The Times Leader and the Bertie Ledger Advance were the only two newspapers in the group that flooded in Hurricane Matthew.
Stephens is headquartered in Grifton, a tiny town of about 2,000 residents. The town sits on the banks of Contentnea Creek, a picturesque waterway popular with canoers and kayakers and other outdoor enthusiasts. The creek overflowed after Hurricane Floyd in 1999, flooding the town and leaving six feet of water in the Times Leader’s tiny building.
When the state’s governor warned residents not to travel east of Raleigh, Stephens who was still watching the football game, left immediately. He knew Hurricane Matthew could be bad. Here is his story:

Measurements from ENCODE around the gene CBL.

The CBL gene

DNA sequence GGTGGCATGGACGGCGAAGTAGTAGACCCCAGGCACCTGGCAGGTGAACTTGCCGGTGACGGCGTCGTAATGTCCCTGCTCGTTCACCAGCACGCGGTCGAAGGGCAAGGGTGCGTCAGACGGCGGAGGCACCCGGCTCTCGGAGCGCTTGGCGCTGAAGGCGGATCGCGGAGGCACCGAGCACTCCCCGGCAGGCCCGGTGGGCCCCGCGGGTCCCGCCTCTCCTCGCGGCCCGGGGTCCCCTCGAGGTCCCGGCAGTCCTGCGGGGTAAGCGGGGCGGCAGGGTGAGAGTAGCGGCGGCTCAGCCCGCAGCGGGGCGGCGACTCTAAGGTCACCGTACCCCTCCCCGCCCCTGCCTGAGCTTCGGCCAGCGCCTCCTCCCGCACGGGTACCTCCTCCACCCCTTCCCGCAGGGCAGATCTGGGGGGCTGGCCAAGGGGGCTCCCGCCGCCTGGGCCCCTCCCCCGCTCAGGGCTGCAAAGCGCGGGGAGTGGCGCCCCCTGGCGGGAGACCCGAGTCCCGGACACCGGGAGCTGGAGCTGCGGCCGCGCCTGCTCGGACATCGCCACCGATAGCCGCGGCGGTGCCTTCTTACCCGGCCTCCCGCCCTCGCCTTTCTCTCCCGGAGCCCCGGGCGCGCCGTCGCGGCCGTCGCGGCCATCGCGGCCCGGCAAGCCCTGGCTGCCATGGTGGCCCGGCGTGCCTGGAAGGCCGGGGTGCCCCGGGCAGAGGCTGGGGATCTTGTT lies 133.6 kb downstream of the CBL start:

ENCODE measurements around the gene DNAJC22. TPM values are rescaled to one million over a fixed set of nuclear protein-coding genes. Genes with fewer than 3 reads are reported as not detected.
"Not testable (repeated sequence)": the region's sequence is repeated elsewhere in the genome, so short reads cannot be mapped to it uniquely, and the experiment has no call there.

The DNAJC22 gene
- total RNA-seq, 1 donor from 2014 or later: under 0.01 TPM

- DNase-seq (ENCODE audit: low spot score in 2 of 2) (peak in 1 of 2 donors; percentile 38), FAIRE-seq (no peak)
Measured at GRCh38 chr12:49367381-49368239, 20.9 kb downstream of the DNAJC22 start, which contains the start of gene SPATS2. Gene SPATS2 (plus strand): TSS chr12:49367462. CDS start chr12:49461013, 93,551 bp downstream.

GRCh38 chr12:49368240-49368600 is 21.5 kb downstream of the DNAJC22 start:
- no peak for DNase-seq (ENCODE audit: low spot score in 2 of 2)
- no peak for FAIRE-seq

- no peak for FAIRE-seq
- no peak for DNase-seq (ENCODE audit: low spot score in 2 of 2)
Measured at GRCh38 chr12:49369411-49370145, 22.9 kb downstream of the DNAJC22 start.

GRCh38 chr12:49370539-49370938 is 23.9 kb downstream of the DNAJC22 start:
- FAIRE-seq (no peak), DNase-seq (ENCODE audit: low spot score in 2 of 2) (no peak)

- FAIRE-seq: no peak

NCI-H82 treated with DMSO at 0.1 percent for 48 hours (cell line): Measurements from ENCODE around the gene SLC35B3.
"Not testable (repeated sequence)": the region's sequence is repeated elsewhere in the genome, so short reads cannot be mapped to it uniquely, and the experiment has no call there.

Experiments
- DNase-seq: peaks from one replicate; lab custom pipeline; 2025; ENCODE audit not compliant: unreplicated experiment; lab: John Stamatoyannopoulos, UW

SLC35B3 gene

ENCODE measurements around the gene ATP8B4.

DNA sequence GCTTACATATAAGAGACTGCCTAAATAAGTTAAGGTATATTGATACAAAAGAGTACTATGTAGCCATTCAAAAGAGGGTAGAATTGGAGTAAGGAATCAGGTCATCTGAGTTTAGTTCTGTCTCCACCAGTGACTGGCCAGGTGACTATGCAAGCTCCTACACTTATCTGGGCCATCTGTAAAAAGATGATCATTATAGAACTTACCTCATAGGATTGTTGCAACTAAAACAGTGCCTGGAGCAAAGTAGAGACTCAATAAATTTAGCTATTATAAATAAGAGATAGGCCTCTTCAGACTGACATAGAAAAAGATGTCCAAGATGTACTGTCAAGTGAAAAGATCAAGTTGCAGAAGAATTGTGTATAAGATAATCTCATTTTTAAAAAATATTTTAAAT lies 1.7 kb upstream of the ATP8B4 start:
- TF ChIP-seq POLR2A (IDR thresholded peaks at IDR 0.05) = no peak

I made it back probably around 4 o’clock that afternoon, and at my house, the water had gotten into some of my duct work, so Sunday my wife and I cleaned up around the house, and we heard about how all the rivers and creeks were going to start rising, so we went over to the Times Leader and got all the computers and other equipment and put it in the back of my truck and put our bound volumes and other important things on top shelves. I sent up the computers in my living room at home on Monday morning, and my reporter Luke Simonds and I put out the Times Leader from my living room on Monday. It was very stressful.
The Times Leader is published along with the Farmville Enterprise and The Standard Laconic on Wednesdays. We bumped the deadline up from Tuesday at 5 p.m. to Monday at 5 p.m. The Daily Reflector, which prints them, wanted to get them delivered. At this point they were telling us we might not be able to make it out because all access points were going to flood.